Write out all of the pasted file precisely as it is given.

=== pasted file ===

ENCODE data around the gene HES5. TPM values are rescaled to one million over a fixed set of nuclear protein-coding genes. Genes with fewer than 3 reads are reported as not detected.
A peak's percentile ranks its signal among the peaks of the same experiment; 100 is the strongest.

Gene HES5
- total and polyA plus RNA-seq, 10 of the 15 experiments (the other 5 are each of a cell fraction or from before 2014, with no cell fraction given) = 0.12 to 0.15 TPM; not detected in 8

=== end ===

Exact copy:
ENCODE data around the gene HES5. TPM values are rescaled to one million over a fixed set of nuclear protein-coding genes. Genes with fewer than 3 reads are reported as not detected.
A peak's percentile ranks its signal among the peaks of the same experiment; 100 is the strongest.

Gene HES5
- total and polyA plus RNA-seq, 10 of the 15 experiments (the other 5 are each of a cell fraction or from before 2014, with no cell fraction given) = 0.12 to 0.15 TPM; not detected in 8